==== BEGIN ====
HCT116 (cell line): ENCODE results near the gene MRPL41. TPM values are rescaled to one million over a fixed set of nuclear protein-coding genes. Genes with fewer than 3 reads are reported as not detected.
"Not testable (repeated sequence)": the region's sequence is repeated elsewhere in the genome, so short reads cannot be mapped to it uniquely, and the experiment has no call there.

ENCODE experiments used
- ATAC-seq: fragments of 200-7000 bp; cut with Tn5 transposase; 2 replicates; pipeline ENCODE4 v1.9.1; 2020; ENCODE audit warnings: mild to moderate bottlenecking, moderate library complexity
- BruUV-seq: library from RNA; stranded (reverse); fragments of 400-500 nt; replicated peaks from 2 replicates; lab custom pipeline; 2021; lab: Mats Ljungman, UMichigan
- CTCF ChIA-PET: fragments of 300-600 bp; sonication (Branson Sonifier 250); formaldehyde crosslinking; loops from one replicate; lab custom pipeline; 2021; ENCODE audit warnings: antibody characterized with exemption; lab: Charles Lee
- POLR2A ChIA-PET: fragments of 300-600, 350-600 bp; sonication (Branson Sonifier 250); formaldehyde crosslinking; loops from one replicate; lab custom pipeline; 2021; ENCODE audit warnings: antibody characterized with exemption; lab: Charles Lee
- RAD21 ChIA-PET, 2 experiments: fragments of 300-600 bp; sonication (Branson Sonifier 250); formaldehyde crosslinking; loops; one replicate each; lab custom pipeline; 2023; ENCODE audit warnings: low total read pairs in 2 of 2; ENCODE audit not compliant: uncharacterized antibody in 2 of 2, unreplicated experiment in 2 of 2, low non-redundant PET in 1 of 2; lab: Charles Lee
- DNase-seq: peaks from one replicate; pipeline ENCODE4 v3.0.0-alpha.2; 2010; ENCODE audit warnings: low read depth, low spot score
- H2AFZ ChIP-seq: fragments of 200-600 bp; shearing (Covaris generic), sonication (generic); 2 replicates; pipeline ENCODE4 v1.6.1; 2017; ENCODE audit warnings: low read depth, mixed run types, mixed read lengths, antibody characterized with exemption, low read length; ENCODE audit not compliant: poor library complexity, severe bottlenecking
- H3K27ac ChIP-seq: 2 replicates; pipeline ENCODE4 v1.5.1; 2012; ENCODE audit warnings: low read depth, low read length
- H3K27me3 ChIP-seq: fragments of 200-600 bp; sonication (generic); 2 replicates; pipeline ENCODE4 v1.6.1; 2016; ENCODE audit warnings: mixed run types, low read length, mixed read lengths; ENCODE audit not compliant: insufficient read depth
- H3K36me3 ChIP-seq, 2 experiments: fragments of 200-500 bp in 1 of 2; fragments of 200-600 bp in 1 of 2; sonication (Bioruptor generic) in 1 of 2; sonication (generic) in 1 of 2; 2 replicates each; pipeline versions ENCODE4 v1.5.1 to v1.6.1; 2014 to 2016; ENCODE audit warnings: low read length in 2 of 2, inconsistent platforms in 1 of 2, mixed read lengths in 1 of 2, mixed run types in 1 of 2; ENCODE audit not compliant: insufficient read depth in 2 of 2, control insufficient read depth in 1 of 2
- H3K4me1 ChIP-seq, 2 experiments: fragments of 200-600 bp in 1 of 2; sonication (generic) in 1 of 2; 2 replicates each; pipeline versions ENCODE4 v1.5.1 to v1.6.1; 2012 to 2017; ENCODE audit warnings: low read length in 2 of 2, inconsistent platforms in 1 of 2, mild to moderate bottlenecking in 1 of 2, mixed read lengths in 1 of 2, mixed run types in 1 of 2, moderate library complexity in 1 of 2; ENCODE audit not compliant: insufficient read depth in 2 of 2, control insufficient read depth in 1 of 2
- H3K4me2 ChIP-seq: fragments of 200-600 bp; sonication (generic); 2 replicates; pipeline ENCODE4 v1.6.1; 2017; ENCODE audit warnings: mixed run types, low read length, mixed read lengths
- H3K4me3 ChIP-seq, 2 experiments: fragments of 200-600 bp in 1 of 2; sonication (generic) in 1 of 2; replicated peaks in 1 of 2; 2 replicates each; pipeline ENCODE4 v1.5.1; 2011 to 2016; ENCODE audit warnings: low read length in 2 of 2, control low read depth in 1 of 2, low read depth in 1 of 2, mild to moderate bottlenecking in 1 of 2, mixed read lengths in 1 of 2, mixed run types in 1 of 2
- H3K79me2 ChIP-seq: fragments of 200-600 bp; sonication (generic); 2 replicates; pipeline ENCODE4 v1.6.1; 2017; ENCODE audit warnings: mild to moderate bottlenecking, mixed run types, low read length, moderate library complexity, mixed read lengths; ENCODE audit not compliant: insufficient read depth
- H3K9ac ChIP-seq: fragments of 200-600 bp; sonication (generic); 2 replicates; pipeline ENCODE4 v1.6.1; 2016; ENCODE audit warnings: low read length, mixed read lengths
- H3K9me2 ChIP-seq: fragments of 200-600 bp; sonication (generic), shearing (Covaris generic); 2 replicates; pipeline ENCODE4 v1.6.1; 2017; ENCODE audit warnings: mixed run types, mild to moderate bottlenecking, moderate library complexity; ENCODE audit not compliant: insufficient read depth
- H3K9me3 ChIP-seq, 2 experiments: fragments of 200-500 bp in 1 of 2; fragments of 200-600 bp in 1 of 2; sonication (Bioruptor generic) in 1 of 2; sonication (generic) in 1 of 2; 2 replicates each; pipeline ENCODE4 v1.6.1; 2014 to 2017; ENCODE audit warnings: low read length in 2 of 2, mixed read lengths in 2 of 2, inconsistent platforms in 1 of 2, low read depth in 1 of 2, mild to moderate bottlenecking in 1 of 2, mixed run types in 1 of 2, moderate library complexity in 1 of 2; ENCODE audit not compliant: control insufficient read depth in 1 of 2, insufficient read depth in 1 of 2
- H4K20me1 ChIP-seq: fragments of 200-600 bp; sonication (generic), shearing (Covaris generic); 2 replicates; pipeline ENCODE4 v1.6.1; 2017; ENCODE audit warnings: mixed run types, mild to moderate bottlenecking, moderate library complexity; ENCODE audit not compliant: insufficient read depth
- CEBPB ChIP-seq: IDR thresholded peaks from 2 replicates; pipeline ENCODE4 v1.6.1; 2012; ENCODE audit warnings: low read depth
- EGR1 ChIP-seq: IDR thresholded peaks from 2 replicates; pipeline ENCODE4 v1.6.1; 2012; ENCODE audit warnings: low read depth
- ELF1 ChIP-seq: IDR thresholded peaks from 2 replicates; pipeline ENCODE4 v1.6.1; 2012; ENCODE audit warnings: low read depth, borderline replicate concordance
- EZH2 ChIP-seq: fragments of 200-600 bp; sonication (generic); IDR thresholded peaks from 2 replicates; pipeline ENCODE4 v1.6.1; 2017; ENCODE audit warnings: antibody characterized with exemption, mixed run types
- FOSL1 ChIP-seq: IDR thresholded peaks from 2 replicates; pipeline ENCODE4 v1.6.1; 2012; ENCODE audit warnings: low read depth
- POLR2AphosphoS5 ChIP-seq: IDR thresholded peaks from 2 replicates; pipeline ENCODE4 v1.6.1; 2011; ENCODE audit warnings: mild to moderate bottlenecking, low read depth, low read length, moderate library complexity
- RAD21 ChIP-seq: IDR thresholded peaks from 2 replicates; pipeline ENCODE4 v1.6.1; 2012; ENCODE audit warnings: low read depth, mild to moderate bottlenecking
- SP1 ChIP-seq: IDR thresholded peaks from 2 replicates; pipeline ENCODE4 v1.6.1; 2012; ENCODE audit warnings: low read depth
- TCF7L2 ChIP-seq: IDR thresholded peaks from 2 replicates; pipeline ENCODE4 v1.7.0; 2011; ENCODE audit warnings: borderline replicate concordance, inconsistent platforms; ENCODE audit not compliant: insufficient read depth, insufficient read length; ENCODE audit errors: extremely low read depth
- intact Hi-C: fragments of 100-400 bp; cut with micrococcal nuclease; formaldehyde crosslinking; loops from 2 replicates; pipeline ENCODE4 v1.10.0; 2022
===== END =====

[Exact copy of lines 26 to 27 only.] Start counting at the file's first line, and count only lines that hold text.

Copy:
- FOSL1 ChIP-seq: IDR thresholded peaks from 2 replicates; pipeline ENCODE4 v1.6.1; 2012; ENCODE audit warnings: low read depth
- POLR2AphosphoS5 ChIP-seq: IDR thresholded peaks from 2 replicates; pipeline ENCODE4 v1.6.1; 2011; ENCODE audit warnings: mild to moderate bottlenecking, low read depth, low read length, moderate library complexity